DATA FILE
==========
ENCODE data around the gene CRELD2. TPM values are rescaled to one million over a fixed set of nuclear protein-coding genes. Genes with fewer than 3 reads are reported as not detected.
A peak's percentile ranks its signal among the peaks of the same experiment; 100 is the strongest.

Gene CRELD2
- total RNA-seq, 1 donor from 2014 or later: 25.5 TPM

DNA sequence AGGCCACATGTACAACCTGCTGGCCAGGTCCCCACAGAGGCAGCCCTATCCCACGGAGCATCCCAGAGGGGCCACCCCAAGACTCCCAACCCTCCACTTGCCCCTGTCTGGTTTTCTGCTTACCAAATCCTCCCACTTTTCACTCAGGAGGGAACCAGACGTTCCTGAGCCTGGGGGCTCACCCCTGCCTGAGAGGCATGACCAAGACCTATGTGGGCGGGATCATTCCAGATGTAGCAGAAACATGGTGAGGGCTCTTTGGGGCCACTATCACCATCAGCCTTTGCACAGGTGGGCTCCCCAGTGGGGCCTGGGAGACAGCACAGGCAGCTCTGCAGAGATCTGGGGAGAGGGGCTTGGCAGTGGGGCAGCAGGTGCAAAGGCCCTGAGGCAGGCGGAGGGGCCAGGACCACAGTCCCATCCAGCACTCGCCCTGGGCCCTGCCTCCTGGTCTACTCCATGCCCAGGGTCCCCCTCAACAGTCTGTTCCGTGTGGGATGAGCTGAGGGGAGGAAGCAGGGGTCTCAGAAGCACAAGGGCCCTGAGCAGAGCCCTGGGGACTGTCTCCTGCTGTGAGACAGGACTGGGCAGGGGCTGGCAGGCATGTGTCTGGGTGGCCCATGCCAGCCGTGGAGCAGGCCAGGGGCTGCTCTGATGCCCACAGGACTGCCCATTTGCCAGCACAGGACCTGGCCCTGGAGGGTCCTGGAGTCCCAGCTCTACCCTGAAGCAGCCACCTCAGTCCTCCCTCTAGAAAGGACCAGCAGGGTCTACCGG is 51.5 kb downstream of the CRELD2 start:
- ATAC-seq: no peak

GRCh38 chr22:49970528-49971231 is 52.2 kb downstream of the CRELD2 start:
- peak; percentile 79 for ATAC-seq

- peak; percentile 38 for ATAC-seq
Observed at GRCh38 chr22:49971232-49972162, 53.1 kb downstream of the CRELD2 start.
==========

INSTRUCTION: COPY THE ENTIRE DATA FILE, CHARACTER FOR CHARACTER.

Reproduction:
ENCODE data around the gene CRELD2. TPM values are rescaled to one million over a fixed set of nuclear protein-coding genes. Genes with fewer than 3 reads are reported as not detected.
A peak's percentile ranks its signal among the peaks of the same experiment; 100 is the strongest.

Gene CRELD2
- total RNA-seq, 1 donor from 2014 or later: 25.5 TPM

DNA sequence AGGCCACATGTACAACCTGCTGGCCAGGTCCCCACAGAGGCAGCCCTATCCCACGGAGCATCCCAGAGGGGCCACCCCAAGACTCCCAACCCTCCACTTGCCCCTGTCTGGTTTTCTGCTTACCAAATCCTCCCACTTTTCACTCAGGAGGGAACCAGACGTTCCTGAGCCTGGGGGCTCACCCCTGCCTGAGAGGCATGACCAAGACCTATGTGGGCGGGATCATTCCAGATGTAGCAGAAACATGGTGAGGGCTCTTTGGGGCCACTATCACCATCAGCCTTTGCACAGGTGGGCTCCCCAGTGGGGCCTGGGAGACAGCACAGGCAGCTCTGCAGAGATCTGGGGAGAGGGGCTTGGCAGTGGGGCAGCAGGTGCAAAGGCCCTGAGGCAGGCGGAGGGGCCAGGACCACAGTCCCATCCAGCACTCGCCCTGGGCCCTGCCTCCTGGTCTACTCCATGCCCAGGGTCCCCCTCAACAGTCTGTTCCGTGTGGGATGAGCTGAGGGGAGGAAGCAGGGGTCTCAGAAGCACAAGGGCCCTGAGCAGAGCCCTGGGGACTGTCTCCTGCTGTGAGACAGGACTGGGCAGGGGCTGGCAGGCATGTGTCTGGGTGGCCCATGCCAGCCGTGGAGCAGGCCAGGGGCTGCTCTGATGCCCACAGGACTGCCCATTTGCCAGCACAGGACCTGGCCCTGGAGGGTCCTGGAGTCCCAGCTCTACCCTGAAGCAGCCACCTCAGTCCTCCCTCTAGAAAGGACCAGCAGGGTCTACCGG is 51.5 kb downstream of the CRELD2 start:
- ATAC-seq: no peak

GRCh38 chr22:49970528-49971231 is 52.2 kb downstream of the CRELD2 start:
- peak; percentile 79 for ATAC-seq

- peak; percentile 38 for ATAC-seq
Observed at GRCh38 chr22:49971232-49972162, 53.1 kb downstream of the CRELD2 start.